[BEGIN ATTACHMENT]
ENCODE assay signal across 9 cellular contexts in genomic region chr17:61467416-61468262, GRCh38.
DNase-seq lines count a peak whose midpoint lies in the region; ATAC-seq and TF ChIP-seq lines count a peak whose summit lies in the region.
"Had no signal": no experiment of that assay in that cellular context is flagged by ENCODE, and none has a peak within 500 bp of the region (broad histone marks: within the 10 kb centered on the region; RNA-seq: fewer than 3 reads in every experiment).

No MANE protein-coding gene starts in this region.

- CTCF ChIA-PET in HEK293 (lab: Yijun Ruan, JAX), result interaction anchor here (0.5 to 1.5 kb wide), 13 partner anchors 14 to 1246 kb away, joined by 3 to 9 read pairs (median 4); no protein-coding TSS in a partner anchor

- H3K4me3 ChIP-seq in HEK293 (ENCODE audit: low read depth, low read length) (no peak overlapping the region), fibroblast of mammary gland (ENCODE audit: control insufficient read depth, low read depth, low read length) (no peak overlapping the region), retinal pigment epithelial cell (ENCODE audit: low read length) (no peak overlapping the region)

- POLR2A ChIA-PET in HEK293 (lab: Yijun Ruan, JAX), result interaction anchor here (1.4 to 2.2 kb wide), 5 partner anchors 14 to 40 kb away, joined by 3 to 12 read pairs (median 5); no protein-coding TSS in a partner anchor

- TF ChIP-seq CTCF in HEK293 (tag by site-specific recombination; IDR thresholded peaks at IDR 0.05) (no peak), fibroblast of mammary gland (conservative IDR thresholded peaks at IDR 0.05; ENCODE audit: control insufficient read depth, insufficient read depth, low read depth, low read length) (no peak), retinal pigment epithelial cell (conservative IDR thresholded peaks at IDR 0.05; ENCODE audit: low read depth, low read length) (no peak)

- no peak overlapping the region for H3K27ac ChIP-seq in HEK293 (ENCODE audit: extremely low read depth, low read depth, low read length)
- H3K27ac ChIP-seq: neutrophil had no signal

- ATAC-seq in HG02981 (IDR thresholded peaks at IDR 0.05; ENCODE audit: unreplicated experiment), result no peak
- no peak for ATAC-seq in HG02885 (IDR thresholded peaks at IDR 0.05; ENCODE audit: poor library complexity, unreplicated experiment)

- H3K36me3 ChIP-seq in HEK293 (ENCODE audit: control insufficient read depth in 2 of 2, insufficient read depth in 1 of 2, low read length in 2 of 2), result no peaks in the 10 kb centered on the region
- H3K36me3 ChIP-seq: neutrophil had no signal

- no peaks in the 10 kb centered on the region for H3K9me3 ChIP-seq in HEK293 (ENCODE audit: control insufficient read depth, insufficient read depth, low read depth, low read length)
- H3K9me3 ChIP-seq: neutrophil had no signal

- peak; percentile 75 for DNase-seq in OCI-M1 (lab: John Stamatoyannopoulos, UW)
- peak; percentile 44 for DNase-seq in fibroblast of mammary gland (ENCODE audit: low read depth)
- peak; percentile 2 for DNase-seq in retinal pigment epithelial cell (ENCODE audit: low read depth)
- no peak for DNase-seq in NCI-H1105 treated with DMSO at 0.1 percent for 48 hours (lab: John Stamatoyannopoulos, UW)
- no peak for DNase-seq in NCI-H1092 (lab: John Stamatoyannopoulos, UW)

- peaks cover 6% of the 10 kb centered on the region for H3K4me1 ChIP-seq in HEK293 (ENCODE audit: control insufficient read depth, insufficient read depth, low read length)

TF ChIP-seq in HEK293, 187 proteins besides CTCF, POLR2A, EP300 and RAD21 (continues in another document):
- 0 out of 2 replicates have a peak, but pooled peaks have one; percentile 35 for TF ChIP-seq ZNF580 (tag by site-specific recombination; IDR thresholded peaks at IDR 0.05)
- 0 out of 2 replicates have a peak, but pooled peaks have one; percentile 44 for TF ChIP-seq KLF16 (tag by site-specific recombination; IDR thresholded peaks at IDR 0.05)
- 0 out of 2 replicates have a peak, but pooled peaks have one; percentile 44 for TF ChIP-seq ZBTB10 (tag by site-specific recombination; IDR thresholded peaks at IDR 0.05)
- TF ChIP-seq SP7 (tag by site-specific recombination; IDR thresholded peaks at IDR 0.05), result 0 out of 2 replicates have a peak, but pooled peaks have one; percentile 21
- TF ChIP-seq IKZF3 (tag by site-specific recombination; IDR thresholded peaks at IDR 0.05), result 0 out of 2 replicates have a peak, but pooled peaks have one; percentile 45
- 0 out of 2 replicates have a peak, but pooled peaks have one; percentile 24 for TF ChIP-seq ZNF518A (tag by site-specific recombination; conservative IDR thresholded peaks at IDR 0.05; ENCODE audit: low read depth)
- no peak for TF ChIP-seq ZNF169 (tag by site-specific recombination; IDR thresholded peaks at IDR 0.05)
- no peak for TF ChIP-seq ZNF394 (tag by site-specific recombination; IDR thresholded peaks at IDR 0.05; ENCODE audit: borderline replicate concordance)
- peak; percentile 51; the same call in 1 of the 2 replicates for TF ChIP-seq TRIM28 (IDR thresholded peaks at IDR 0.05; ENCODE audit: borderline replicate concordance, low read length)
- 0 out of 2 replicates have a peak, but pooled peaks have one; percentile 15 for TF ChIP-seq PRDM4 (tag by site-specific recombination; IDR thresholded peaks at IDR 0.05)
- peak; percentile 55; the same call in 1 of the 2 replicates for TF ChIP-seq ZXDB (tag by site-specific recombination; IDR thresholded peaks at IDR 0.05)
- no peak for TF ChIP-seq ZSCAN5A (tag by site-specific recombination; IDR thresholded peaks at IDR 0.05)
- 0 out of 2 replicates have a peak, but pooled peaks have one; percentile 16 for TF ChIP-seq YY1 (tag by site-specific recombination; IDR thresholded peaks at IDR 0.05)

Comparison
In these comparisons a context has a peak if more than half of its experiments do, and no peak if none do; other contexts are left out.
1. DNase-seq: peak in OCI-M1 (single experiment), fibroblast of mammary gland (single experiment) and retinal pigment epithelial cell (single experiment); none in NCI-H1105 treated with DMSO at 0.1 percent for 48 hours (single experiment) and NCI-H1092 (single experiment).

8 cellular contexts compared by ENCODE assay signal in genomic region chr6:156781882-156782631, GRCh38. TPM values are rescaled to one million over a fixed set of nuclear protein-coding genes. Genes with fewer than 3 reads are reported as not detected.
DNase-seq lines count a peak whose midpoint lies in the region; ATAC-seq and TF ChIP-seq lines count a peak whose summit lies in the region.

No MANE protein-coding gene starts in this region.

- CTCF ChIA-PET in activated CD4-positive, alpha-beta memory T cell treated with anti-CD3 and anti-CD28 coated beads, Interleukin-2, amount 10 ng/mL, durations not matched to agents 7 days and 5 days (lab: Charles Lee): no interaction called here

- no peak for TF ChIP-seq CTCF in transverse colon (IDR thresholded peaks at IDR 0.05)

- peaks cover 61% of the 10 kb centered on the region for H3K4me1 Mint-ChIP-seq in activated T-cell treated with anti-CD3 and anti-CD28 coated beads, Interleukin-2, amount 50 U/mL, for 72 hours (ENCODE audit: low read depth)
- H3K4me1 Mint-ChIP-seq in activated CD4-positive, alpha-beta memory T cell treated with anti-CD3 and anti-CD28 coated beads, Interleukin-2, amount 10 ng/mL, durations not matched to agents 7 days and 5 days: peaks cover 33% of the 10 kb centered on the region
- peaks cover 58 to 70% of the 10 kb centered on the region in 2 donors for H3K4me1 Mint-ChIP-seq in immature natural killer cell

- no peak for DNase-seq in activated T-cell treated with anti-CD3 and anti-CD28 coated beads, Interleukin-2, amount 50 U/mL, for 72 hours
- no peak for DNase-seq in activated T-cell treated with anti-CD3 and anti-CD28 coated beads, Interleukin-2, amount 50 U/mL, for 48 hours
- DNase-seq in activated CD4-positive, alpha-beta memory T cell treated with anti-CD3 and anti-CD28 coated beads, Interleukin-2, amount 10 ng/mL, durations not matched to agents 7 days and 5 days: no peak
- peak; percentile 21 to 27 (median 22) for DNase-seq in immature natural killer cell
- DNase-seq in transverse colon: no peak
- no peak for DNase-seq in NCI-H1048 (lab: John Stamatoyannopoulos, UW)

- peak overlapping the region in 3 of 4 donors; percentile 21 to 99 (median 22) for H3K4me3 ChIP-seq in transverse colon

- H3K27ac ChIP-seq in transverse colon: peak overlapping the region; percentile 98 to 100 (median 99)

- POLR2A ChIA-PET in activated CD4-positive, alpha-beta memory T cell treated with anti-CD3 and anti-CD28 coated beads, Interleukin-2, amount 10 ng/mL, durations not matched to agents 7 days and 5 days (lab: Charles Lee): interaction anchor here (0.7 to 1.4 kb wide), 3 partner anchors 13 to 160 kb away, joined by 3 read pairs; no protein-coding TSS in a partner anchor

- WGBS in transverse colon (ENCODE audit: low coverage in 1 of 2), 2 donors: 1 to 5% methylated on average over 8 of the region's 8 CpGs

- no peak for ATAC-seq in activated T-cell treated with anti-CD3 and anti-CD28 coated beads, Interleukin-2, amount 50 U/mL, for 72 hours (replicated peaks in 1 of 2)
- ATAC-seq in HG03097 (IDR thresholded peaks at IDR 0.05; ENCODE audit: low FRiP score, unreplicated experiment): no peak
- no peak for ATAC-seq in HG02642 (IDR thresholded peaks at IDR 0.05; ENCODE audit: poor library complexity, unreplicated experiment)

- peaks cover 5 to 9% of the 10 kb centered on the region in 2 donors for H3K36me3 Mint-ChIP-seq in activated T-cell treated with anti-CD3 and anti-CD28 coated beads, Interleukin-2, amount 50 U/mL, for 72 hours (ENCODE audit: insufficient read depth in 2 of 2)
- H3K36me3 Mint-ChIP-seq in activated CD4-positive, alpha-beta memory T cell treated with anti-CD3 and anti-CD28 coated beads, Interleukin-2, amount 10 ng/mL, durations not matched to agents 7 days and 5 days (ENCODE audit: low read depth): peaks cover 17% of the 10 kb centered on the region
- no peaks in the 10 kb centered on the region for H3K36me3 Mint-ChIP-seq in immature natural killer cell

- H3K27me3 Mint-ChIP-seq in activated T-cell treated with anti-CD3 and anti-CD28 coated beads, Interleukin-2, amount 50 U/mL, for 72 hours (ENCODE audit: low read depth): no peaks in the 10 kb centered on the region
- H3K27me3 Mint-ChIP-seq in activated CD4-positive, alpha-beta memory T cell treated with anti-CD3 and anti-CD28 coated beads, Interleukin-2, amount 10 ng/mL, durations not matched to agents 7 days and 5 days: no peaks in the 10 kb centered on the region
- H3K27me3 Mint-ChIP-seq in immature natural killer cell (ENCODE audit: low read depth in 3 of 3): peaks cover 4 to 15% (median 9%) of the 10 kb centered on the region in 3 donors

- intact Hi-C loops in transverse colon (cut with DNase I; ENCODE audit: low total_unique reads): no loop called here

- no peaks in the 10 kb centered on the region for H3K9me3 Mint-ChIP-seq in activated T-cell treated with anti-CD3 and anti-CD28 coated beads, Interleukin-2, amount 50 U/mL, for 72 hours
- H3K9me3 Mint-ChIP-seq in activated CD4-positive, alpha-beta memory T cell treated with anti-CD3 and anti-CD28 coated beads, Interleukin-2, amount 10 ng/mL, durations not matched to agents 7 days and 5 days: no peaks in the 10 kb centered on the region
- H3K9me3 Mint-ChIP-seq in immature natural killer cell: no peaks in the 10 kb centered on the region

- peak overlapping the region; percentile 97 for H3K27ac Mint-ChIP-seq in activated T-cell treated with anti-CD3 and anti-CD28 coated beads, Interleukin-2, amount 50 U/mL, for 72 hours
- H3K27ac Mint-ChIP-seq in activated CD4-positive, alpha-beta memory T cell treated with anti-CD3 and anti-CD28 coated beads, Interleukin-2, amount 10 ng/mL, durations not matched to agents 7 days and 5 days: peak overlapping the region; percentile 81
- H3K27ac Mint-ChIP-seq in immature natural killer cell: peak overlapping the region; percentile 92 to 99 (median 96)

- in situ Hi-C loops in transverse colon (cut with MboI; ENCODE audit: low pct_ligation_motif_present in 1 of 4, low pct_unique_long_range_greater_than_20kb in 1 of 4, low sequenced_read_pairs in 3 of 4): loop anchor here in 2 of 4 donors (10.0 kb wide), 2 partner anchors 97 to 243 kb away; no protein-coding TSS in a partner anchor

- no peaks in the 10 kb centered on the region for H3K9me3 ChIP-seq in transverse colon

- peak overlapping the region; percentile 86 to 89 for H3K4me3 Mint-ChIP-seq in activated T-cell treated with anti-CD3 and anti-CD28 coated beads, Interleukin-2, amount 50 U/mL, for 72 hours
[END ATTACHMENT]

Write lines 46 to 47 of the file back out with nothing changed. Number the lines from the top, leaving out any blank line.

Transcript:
- H3K4me1 Mint-ChIP-seq in activated CD4-positive, alpha-beta memory T cell treated with anti-CD3 and anti-CD28 coated beads, Interleukin-2, amount 10 ng/mL, durations not matched to agents 7 days and 5 days: peaks cover 33% of the 10 kb centered on the region
- peaks cover 58 to 70% of the 10 kb centered on the region in 2 donors for H3K4me1 Mint-ChIP-seq in immature natural killer cell